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Instructional Focus Document
Grade 1 Social Studies
TITLE : Unit 03: Exploring Places SUGGESTED DURATION : 20 days

Unit Overview

Introduction

This unit bundles student expectations that relate to geography of places. It is important for students to create and interpret maps to develop spatial reasoning. An examination of the physical and human geographic characteristics of places is important for understanding geographic patterns in the world.

Prior to this Unit

Prior to this unit, students learned about good citizenship practices. In Kindergarten students began using maps to describe relative location and to identify physical geographic features on maps. Students were also introduced to the idea of human-environmental interaction by studying about how physical geography affects the lives of people in a community.

During this Unit

During this unit, students continue to develop spatial reasoning skills by studying about using maps and globes. Students also expand their understanding about the characteristics of physical and human geographic features of a place.

After this Unit

In subsequent social studies courses students continue to develop spatial reasoning skills as they study about communities with more depth in Grades 2 and 3 as well as throughout the entire social studies curriculum.

In the next unit student learn about studying the past.


Maps are created to visualize the spatial world.

  • How do maps reflect and shape perceptions of the world?

Humans have a complex relationship with the environment

  • How do human interactions with the environment create a relationship?
Unit Understandings
and Questions
Overarching Concepts
and Unit Concepts
Performance Assessment(s)

Maps and globes show the location and geography of places.

  • How are cardinal directions used to locate places on a map or globe?
  • How are cardinal directions used to describe the relative location of places?

Spatial Patterns

  • Location
  • Place
Assessment information provided within the TEKS Resource System are examples that may, or may not, be used by your child’s teacher. In accordance with section 26.006 (2) of the Texas Education Code, "A parent is entitled to review each test administered to the parent’s child after the test is administered." For more information regarding assessments administered to your child, please visit with your child’s teacher.

Places have unique physical and human geographic features.

  • What types of physical geographic characteristics are found in different places?
  • How does the physical geography of a place impact the human geography of a place?

Spatial Patterns

  • Place
  • Physical Geographic Processes/Landforms
  • Human-Environment Interaction
Assessment information provided within the TEKS Resource System are examples that may, or may not, be used by your child’s teacher. In accordance with section 26.006 (2) of the Texas Education Code, "A parent is entitled to review each test administered to the parent’s child after the test is administered." For more information regarding assessments administered to your child, please visit with your child’s teacher.

MISCONCEPTIONS / UNDERDEVELOPED CONCEPTS

  • None Identified

Unit Vocabulary

place – an area that shares unique physical and human geographic characteristics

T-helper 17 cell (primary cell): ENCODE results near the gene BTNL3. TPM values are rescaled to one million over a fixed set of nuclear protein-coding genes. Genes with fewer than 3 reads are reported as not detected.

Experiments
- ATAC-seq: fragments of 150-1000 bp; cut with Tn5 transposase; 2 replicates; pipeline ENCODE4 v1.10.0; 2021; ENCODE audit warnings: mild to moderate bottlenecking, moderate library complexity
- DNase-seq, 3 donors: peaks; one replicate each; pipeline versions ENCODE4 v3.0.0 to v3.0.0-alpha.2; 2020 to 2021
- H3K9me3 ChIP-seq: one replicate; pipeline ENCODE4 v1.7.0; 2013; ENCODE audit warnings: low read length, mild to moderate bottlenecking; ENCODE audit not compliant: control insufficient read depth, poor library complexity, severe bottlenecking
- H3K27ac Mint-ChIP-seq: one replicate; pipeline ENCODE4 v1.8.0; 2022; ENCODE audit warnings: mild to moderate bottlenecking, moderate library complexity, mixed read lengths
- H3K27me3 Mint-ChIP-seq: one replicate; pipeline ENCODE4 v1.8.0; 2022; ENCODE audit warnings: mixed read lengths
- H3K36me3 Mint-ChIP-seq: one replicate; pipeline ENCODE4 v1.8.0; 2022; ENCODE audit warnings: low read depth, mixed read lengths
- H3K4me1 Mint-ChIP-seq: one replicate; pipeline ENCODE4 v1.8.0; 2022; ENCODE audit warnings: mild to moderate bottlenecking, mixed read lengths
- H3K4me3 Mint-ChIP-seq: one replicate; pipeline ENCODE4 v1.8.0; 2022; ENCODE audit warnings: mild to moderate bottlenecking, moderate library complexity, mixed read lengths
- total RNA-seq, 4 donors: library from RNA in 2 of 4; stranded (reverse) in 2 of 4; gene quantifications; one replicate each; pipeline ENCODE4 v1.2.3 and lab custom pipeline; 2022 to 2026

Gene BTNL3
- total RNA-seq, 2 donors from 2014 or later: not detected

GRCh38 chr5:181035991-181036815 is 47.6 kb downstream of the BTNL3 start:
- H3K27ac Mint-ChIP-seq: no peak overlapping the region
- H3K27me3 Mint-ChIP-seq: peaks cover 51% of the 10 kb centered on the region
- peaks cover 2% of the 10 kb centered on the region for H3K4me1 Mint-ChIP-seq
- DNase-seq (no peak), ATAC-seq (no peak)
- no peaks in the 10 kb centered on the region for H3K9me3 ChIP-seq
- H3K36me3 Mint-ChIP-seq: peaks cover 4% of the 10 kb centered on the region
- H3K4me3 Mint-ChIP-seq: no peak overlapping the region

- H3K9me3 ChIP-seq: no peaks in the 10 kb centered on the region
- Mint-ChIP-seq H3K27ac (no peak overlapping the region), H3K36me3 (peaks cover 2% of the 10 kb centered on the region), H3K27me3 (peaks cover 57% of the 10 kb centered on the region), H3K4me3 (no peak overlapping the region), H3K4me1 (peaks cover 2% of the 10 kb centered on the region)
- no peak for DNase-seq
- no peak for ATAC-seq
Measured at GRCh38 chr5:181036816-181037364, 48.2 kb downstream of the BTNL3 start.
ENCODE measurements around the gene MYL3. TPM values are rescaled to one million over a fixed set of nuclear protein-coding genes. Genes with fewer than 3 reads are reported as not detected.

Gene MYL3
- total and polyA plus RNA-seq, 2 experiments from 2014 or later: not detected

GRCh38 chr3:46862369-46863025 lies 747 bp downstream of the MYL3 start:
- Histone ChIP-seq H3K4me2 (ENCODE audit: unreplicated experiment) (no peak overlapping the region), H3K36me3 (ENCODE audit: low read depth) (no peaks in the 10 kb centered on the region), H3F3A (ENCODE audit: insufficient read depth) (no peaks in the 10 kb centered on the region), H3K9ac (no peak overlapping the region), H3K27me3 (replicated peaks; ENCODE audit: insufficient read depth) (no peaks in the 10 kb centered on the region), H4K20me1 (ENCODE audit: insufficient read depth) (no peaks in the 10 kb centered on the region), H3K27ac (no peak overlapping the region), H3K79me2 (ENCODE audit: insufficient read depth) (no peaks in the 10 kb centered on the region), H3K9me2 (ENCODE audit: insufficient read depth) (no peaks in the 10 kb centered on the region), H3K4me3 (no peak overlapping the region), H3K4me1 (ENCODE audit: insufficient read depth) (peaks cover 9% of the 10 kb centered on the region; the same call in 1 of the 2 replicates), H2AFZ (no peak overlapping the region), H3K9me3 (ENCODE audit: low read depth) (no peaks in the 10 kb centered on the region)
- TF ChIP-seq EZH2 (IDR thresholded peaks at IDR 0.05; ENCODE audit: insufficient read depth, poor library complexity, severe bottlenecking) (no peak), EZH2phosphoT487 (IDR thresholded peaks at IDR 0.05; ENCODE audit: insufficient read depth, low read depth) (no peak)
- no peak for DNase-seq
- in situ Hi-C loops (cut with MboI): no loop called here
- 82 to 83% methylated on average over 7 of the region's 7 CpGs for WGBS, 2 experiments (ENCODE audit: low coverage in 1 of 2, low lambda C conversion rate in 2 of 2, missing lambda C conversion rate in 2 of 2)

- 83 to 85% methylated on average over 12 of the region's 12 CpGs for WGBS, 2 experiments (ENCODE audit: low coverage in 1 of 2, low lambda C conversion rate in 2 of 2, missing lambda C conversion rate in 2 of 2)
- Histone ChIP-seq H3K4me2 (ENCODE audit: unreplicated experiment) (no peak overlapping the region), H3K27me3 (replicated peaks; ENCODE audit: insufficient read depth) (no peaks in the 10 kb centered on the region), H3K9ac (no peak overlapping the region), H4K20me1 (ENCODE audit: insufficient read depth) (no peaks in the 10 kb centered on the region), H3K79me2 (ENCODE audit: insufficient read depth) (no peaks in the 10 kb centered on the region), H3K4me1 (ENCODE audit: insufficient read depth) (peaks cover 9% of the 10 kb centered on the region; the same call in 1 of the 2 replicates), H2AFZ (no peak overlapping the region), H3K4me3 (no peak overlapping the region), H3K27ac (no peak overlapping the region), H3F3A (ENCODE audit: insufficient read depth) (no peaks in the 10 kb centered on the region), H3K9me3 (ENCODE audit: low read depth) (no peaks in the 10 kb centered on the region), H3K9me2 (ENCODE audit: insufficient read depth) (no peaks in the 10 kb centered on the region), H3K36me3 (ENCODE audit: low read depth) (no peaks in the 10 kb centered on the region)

physical characteristics – the features of a place created by natural processes
human characteristics – the features of a place that were created by humans
natural resources – things found in nature that are used to produce other things
landforms – physical geographic features on the surface of the earth
weather – the combination of temperatures and precipitation in a place

Related Vocabulary

  • communities
  • relative location
  • maps
  • globes
  • precipitation
 
System Resources

System Resources may be accessed through Search All Components in the District Resources Tab.


TEKS# SE# Unit Level Taught Directly TEKS Unit Level Specificity
 

Legend:

  • Knowledge and Skills Statements (TEKS) identified by TEA are in italicized, bolded, black text.
  • Student Expectations (TEKS) identified by TEA are in bolded, black text.
  • Portions of the Student Expectations (TEKS) that are not included in this unit but are taught in previous or future units are indicated by a strike-through.

Legend:

  • Supporting information / clarifications (specificity) written by TEKS Resource System are in blue text.
1 Geography.
1.4 Geography. The student understands the relative location of places. The student is expected to:
1.4A Locate places using the four cardinal directions.

Locate

PLACES 

Including, but not limited to:

  • By using cardinal directions – north, south, east, west
  • Ex: classroom, local map, state map
1.4B Describe the location of self and objects relative to other locations in the classroom and school.

Describe

LOCATION OF SELF AND OBJECTS RELATIVE TO OTHER LOCATIONS IN THE CLASSROOM AND SCHOOL

Including, but not limited to:

  • Relative location: The position of a place in relation to another place is its relative location. Where is the student’s home relative to school? Near or far? North, south, east, or west? Where is the school in comparison to the park? All locations are described in relation to some known point.
  • Over, under, near, far
  • Left, right
  • North, south, east, west
1.5 Geography. The student understands the purpose of maps and globes. The student is expected to:
1.5A Create and use simple maps such as maps of the home, classroom, school, and community.